Even if all the available tax expenditures were closed in the most progressive manner possible, it would not raise enough revenue among high-income households to offset the tax cuts they would receive. This was true even when we adjusted the revenue estimates to allow for the impact of potential economic growth, and even when we gave the campaign a trillion-dollar mulligan by ignoring the cost of the corporate tax cuts.

As a result, we concluded that if Romney did not impose new taxes on savings and investments, the only way to finance his tax cut proposals and reach revenue neutrality was to raise taxes on households with income below $200,000.

This was not a forecast of what Romney would actually do; it was simply a matter of arithmetic.

Romney: I will not raise taxes
Obama: 'The real Mitt Romney'
The best from the Denver debate

But it highlighted the need for specifics; $5 trillion is not a trivial amount, even in Washington, and the prospect of middle-class tax increases sets off alarm bells.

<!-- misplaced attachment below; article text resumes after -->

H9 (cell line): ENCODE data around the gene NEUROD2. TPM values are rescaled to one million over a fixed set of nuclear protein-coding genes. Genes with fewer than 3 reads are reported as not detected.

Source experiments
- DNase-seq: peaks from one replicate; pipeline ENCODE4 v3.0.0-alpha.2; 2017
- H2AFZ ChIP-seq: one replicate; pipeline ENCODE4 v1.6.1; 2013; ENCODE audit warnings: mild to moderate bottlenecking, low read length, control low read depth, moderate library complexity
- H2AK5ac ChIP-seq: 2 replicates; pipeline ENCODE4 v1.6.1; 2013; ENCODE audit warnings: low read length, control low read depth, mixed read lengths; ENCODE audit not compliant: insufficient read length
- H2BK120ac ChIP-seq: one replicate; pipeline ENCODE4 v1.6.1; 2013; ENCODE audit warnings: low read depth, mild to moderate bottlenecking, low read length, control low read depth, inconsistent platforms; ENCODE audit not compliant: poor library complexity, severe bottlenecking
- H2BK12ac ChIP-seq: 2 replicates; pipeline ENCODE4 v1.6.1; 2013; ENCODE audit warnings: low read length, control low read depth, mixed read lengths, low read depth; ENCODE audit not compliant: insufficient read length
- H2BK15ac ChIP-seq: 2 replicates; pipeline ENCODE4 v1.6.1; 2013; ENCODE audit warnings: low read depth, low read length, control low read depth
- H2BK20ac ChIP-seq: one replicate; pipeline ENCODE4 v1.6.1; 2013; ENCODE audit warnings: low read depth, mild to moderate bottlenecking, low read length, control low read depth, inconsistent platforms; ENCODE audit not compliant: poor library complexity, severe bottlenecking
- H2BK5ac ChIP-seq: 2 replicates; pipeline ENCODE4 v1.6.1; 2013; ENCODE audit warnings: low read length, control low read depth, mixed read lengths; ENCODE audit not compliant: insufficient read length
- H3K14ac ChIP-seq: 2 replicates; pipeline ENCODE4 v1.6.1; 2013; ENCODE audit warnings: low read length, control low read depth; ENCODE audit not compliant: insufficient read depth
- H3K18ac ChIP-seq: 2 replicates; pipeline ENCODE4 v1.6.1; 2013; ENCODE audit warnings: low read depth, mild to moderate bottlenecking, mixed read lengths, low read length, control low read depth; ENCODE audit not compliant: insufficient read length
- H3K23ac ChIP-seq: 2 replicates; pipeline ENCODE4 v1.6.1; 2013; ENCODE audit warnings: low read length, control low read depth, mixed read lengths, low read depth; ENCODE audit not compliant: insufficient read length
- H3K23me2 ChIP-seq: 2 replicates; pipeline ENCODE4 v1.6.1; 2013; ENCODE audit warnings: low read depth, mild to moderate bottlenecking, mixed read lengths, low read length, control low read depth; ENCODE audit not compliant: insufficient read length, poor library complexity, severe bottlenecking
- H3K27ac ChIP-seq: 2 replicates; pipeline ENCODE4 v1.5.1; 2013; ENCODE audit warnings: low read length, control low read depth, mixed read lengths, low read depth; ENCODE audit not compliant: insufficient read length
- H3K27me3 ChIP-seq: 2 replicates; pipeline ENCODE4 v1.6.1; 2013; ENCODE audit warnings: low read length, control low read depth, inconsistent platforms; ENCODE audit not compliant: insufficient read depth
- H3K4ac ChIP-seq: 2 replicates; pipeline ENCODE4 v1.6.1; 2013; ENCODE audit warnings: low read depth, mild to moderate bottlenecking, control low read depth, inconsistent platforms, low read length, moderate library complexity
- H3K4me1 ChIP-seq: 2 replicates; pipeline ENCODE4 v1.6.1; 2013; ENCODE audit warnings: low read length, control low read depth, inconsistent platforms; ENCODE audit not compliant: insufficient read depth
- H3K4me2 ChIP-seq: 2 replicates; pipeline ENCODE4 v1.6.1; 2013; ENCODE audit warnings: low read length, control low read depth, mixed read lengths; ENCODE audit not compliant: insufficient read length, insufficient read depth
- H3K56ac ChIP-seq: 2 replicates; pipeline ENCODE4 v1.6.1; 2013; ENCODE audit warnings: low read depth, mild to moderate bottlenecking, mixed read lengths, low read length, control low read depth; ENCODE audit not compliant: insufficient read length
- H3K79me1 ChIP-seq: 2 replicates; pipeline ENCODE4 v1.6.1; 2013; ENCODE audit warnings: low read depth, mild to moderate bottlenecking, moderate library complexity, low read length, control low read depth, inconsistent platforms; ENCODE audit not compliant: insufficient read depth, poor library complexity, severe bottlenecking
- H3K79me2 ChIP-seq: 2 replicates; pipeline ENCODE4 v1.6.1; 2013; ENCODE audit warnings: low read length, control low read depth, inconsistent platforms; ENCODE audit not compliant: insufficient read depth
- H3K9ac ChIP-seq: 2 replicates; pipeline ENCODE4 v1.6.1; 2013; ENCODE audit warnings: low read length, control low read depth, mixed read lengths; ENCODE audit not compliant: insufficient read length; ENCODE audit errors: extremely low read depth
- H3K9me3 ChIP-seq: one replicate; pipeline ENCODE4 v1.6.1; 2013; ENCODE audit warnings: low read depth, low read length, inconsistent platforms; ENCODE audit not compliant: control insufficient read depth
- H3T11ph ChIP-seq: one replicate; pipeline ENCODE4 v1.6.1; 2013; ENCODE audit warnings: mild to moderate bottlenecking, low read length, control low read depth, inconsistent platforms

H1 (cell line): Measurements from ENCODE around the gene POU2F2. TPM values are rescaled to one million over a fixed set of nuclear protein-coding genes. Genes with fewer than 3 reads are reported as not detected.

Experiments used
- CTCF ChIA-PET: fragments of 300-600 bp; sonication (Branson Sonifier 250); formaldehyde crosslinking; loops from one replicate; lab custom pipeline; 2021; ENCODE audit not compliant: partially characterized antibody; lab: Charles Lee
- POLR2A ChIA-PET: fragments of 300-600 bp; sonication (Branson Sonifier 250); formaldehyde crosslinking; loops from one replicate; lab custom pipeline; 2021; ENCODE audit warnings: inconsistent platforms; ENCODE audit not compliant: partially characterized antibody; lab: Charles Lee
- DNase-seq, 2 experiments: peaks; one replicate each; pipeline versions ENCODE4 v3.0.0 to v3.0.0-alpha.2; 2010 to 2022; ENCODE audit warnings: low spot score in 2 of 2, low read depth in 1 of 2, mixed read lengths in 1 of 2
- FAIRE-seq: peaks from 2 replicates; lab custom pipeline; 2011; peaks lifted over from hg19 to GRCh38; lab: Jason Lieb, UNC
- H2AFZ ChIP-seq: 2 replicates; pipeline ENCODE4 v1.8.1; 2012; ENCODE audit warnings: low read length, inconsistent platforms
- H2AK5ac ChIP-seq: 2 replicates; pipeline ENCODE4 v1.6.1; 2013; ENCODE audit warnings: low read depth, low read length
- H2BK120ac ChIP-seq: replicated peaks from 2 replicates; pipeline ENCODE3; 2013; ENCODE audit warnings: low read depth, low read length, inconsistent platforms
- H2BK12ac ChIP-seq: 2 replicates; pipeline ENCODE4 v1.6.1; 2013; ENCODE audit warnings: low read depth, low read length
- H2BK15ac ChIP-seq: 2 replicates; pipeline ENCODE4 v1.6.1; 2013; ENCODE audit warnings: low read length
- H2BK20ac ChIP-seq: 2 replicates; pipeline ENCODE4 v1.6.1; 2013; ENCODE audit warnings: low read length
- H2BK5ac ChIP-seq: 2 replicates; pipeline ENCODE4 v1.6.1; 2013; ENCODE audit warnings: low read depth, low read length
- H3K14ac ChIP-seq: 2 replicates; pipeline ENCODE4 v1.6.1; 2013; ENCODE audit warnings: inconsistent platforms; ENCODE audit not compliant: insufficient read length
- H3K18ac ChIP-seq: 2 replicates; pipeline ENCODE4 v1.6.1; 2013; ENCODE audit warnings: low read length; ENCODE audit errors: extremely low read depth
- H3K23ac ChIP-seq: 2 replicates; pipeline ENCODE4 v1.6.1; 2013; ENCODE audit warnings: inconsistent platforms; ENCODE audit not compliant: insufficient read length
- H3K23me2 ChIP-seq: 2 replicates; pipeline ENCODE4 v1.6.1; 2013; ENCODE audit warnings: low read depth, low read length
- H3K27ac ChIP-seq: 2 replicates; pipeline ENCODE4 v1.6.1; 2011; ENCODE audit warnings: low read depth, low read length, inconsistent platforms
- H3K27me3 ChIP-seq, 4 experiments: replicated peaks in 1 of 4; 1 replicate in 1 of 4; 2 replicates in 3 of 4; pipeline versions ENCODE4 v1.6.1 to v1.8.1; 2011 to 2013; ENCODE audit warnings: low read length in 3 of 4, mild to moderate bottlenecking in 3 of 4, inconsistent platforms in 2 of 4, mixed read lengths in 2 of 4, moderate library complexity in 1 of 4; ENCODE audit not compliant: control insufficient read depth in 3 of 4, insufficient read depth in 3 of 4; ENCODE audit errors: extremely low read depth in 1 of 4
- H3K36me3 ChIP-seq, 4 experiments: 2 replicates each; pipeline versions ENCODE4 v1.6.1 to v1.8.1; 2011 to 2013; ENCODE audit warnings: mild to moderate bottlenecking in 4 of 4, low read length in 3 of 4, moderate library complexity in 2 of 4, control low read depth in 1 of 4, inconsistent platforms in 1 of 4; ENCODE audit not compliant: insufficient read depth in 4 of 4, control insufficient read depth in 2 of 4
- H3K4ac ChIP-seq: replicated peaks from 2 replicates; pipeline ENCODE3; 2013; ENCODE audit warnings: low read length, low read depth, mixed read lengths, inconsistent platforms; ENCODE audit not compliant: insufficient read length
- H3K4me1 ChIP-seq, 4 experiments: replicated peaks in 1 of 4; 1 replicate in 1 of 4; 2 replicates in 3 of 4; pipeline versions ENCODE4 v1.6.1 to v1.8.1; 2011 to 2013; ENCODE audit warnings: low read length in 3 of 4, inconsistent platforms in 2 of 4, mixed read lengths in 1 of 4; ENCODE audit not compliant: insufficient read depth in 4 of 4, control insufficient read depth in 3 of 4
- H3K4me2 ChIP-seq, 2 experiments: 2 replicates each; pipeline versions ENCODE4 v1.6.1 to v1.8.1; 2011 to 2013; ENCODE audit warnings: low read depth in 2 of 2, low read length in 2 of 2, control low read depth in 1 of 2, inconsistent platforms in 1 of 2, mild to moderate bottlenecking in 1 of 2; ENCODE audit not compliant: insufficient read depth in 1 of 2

Earlier this week, Romney finally started the process of proposing ways to pay for his tax cut proposals. He broached the idea of putting a cap on each taxpayer's total amount of itemized deductions -- including mortgage interest, state and local taxes, charitable contributions.

Although critical design features remain foggy, Romney has said the cap could range from $17,000 to $50,000, and it could vary with income.

Several things are already clear.

Opinion: Why you should vote for Romney

First, capping -- or even eliminating -- itemized deductions will not come close to paying for Romney's tax cuts. It would be a step toward financing, but much more will be needed.